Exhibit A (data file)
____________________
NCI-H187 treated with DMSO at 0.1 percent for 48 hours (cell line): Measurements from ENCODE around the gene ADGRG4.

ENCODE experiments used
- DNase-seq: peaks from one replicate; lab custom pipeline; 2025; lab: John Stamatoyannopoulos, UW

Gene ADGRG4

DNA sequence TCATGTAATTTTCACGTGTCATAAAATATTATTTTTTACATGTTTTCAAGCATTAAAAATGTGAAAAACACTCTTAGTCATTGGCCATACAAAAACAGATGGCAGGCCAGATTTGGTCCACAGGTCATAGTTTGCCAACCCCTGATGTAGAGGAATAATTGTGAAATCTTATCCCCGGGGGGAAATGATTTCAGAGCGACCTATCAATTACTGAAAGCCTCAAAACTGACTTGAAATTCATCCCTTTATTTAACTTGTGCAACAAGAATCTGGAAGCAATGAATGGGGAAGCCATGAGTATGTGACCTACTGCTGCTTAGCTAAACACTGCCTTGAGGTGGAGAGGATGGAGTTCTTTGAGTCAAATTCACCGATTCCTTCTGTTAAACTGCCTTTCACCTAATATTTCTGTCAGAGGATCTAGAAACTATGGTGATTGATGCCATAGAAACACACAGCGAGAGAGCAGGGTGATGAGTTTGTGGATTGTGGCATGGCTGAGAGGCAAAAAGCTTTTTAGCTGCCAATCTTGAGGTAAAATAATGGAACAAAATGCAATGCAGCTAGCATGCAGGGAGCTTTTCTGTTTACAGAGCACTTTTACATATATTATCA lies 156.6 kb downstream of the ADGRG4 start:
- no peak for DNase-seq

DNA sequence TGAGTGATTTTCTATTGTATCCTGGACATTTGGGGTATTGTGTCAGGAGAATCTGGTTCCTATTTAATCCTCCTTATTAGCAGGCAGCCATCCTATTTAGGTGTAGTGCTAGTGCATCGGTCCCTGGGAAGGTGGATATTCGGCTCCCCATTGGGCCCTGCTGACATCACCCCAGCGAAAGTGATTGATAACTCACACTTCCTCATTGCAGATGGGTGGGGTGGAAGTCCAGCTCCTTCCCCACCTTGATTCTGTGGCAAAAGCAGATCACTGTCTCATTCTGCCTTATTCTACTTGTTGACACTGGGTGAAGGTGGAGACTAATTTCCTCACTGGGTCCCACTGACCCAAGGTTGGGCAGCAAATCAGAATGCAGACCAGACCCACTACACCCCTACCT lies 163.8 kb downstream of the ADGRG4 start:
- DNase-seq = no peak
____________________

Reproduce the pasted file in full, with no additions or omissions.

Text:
NCI-H187 treated with DMSO at 0.1 percent for 48 hours (cell line): Measurements from ENCODE around the gene ADGRG4.

ENCODE experiments used
- DNase-seq: peaks from one replicate; lab custom pipeline; 2025; lab: John Stamatoyannopoulos, UW

Gene ADGRG4

DNA sequence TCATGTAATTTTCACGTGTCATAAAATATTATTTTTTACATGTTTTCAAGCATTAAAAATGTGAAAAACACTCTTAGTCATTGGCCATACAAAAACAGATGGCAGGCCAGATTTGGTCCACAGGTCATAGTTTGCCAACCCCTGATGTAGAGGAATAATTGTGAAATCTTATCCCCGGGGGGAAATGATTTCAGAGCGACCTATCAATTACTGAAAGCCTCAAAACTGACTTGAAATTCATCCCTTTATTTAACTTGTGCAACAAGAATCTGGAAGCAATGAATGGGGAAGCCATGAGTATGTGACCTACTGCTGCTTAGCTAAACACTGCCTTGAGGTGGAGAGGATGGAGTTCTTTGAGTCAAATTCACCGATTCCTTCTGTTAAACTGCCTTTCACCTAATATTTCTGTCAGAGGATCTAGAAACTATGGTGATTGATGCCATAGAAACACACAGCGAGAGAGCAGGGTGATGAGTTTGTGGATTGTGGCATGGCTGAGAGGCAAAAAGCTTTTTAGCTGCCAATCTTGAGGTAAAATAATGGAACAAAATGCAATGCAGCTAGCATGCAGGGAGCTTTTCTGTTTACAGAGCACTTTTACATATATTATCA lies 156.6 kb downstream of the ADGRG4 start:
- no peak for DNase-seq

DNA sequence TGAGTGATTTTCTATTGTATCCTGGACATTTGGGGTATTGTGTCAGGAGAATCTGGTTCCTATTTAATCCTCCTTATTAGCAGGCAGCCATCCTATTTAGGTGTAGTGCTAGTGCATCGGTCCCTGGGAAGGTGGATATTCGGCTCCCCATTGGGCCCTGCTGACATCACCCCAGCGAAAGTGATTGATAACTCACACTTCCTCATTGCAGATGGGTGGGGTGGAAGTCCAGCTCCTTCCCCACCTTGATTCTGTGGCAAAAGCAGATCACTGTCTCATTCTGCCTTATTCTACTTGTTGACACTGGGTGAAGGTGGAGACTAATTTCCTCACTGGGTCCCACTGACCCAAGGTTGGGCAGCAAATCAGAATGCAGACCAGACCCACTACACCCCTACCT lies 163.8 kb downstream of the ADGRG4 start:
- DNase-seq = no peak